Wednesday, October 25, 2017

US v. Wallen, No. 16-30033 (10-25-17) (Fisher w/O’Scannlain, Friedland).  

This is a case about the three grizzly bears, and their being shot by the defendant.  The 9th vacated the conviction under the Endangered Species Act because the magistrate judge, at the bench trial, used the wrong standard for self-defense.  The 9th holds that the “good faith belief” defense for a 16 U.S.C. § 1540 prosecution is “subjective” and not “objective.” It is satisfied when “a defendant actually, even if unreasonably, believes his actions are necessary to protect himself or others from perceived danger from a grizzly bear.”

The case arose when three grizzly bear cubs were seen around homes in Ferndale, Montana (bear country). The cubs were human food conditioned, liked food like chicken feed, and were not afraid of approaching humans to get food.  The cubs killed a number of the defendant’s chickens.  The bears then came back, and scared the family. The defendant chased them away with his truck.  Later, when the bears returned again, the defendant shot them.  A neighbor said at no point did the bears appear to behave aggressively to him or humans. The defendant never called authorities.  He also gave contradictory stories about the bears.

A magistrate court tried and convicted the defendant.  The court denied his request for a jury trial, and used an objective standard for self-defense.  The sentence was five years probation (sixty days at a halfway house), and $15,000 in restitution.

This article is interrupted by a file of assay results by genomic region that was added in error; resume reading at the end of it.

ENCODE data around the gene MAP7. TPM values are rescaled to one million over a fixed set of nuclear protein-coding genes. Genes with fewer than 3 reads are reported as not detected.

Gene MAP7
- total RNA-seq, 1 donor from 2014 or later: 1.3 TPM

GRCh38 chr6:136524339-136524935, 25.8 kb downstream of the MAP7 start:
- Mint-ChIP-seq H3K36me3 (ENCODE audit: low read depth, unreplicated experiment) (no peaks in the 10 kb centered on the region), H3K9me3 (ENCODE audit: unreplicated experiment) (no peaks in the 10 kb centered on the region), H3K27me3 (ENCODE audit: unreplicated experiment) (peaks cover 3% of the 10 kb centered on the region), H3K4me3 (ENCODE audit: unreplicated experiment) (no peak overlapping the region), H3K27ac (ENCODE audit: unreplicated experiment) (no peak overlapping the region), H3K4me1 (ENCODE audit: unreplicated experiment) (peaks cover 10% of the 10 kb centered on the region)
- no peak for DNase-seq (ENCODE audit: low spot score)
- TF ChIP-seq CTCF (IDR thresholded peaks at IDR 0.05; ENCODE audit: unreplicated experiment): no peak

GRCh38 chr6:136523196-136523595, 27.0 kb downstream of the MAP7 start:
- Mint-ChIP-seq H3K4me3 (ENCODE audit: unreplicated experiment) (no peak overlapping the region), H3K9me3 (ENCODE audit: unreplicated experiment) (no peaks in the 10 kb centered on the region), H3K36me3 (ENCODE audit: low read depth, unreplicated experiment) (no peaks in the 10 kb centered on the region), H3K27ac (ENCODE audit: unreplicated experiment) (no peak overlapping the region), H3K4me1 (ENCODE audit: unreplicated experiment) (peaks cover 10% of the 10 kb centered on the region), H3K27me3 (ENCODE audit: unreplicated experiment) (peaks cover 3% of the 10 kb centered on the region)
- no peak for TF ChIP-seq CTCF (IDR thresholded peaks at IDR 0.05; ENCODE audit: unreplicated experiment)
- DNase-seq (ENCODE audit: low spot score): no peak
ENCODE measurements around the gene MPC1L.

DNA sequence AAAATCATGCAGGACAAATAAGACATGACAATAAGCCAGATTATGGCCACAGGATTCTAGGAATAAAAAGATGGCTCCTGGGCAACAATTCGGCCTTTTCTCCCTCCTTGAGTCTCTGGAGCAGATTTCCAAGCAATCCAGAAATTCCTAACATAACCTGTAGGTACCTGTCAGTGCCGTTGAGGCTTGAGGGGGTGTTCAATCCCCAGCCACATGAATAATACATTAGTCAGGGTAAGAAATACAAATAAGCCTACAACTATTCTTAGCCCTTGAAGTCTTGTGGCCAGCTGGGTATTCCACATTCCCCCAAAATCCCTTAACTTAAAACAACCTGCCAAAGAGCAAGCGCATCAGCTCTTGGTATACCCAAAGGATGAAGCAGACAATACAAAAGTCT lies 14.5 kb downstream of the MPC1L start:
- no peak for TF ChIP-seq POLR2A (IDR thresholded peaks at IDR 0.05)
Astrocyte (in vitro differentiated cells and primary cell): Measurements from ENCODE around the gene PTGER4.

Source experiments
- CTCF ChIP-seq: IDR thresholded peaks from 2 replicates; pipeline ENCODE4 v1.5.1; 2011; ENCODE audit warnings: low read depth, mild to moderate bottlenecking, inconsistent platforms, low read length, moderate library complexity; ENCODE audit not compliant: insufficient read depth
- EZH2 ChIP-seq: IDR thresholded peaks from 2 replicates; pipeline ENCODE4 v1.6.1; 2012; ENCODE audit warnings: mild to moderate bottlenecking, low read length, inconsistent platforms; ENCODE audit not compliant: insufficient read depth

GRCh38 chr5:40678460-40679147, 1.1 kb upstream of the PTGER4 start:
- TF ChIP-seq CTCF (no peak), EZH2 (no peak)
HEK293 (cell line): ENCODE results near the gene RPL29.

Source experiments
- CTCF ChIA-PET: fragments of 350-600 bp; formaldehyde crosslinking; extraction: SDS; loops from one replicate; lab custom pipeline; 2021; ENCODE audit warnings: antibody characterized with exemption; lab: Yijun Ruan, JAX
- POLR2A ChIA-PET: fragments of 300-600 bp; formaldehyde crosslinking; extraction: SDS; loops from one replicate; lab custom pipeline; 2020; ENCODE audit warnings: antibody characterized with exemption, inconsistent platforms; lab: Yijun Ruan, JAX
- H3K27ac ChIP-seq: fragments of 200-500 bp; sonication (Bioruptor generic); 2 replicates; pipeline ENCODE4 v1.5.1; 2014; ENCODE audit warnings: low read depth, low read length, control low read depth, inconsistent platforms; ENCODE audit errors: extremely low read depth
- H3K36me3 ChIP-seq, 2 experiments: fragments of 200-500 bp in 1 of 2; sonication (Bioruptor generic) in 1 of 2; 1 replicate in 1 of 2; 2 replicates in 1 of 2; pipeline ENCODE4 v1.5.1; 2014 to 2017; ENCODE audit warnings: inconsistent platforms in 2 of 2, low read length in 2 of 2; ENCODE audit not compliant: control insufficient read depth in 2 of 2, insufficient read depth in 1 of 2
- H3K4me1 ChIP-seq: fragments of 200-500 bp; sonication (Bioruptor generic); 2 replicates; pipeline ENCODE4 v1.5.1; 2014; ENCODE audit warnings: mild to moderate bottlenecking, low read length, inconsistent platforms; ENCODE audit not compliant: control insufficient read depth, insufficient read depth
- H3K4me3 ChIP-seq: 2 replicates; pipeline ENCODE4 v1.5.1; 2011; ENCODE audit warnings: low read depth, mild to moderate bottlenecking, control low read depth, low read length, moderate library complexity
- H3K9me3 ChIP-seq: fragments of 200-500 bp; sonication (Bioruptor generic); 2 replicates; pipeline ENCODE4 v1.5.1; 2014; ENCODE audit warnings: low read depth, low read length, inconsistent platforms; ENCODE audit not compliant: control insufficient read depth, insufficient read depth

On appeal, the 9th quickly disposed of the jury argument. The maximum penalty of imprisonment was six months, and does not get a jury trial because it is a petty. Lewis v. US, 518 US 322 (1996). The other consequences, such as probation and restitution, were not sufficiently severe to warrant a jury.

The 9th did find that the “good faith” self-defense required a subjective standard. The defendant can argue that he had a good faith belief that the bear cubs threatened him or his family.  The 9th examined the objective standard in other offenses, and the special good faith in this defense, added by Congress in 1978 after an elderly couple shot a bear they said threatened them.

This is not a license for any belief.  A good faith subjective belief can still be unreasonable. Upon retrial, the court can consider acts that would show it was unreasonable to believe the bears posed a danger.

The 9th lastly refused to grant a jury trial because the judge had sat as a trier of fact.

Congrats to John Rhodes, AFPD, D. Montana (Missoula).  
The decision is here:


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